In The Number Ones, I’m reviewing every single #1 single in the history of the Billboard Hot 100, starting with the chart’s beginning, in 1958, and working my way up into the present.
When Stevie Wonder turned 21, he took on the Motown machine, and he won. Wonder was an 11-year-old child prodigy when he signed with Motown. At that time, the deal was that Motown would put all of Wonder’s earnings in a trust, and he wouldn’t get control of that trust until he turned 21. In the meantime, Motown would pay him a tiny weekly stipend and pay for his tutor. And for a full decade, Wonder worked as a cog within the Motown machine, cranking out singles written by, or co-written with, the in-house songwriters. That approach worked for a while, but it couldn’t contain Stevie Wonder.
Wonder first hit #1 with the electric 1963 live single “Fingertips (Pt. II).” Throughout the rest of the ’60s, he never got back to the #1 spot, but he landed in the top 10 again and again. And during that time, he grew. He learned more instruments. He started writing and producing his own records. He got married. And then he turned 21. Once he hit that birthday, his contract with Motown was up. All of a sudden, he had leverage. He used it.
When Stevie Wonder re-signed with Motown, he had a new set of demands. He wanted complete artistic control, which would effectively free him up to stop working in the Motown hit factory. He also wanted his own publishing, and he wanted a better royalty rate. He got everything he wanted. Motown bet on Wonder. This turned out to be a smart idea. During the ’70s, in quick succession, Stevie Wonder cranked out Where I’m Coming From, Music Of My Mind, Talking Book, Innervisions, Fulfillingness’ First Finale, and Songs In The Key Of Life. He won Album Of The Year Grammys in 1974, 1975, and 1977. (When Paul Simon won the award in 1976, he thanked Stevie Wonder for not releasing an album that year.) And when Wonder stopped focusing on making big singles, his singles suddenly got bigger. In 1973, a 22-year-old Stevie Wonder returned to the #1 spot on the Hot 100 for the first time in nearly a decade.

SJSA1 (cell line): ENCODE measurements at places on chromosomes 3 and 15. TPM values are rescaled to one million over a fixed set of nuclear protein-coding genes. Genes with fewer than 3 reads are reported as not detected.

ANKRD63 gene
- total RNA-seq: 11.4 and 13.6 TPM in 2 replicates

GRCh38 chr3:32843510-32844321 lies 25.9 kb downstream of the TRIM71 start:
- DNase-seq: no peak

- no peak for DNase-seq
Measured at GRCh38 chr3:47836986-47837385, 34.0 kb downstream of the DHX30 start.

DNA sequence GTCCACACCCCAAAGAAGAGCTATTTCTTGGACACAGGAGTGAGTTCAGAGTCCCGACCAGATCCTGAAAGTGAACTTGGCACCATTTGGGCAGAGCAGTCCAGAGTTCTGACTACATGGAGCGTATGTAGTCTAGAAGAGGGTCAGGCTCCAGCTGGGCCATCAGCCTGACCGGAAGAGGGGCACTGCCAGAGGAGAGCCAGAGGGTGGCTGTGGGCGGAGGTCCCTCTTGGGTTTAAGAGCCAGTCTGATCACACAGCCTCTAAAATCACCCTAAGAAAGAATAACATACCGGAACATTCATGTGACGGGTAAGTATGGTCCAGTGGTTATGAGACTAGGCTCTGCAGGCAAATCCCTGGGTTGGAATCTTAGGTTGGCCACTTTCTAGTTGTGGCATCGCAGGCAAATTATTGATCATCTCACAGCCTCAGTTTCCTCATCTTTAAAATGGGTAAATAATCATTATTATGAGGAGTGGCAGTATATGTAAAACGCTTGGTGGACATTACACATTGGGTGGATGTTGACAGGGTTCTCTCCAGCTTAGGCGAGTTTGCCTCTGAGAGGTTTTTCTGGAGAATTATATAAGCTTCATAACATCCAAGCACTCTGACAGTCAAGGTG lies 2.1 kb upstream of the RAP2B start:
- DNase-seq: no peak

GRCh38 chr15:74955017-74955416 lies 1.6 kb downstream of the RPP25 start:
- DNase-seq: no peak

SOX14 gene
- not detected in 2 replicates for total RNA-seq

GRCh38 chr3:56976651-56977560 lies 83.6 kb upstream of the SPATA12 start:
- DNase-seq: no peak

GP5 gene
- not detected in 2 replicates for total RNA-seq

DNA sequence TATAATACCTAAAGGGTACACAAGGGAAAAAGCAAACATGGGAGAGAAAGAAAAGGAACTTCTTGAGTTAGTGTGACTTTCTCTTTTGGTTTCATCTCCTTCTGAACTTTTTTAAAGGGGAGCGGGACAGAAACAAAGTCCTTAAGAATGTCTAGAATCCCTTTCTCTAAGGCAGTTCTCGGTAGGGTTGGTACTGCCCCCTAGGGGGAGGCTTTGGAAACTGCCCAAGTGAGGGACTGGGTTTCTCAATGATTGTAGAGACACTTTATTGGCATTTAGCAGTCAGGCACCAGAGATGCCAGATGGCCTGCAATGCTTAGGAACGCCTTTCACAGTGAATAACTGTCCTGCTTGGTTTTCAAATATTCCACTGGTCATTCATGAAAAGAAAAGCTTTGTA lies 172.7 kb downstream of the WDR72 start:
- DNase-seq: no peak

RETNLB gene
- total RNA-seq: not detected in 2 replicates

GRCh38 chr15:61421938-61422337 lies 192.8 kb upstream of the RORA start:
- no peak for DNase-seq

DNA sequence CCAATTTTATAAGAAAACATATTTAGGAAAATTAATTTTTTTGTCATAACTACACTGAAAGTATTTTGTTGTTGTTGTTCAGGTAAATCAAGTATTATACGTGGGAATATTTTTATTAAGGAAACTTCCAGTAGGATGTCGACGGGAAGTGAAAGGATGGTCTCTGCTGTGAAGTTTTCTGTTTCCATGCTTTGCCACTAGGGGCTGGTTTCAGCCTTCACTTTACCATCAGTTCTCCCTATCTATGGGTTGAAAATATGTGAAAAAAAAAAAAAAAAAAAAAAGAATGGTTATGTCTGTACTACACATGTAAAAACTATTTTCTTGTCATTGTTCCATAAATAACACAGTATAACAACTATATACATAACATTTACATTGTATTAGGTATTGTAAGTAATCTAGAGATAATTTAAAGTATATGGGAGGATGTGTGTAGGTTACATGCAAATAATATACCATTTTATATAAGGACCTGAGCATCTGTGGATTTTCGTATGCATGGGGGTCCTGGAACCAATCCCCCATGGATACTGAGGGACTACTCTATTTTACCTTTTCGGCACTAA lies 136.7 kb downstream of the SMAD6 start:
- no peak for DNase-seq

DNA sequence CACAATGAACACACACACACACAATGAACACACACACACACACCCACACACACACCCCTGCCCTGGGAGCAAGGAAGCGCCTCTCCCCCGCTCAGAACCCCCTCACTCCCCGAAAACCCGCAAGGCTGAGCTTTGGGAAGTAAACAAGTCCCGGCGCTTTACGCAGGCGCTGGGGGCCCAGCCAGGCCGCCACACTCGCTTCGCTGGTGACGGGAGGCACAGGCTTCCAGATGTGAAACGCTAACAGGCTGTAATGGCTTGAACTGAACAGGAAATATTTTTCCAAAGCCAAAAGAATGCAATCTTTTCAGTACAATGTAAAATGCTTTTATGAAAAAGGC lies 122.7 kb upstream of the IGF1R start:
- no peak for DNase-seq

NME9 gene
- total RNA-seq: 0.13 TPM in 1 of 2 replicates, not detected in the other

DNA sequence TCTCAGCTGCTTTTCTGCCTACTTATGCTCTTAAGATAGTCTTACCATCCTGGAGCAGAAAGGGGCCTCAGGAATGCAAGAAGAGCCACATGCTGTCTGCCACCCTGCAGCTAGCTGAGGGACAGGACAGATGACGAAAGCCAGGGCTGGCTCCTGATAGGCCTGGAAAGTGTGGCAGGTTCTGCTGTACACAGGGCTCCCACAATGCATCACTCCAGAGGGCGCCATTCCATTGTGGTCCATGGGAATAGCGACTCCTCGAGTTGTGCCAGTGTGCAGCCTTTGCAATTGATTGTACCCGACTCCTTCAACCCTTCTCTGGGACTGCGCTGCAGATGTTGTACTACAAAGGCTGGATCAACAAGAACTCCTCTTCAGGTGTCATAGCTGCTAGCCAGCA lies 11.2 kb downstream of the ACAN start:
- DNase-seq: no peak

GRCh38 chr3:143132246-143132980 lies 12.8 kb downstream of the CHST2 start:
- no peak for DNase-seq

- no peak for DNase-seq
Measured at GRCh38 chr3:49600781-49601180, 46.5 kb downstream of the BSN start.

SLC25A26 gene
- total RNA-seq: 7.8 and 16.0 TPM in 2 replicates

“Superstition,” the song that returned Wonder to chart supremacy, could’ve been a Jeff Beck song. Beck, the UK blues-rock guitar wizard, admired Wonder’s music, and he wanted to work with him. So they came up with a deal: Beck would come in and play some guitar on Wonder’s album if Wonder would write a song for him. One day, Wonder and Beck were fooling around in the studio, and Beck started playing a beat on the drums. Wonder told him to keep doing it, and then he began improvising on a Hohner Clavinet, a sort of electronic harpsichord that would let you phase back and forth. That’s when Wonder came up with the “Superstition” riff and some of the song’s lyrics. That day, Wonder and Beck recorded a demo of “Superstition,” and Beck was all set to cover it and release it as a single. But Berry Gordy was not going to let that happen.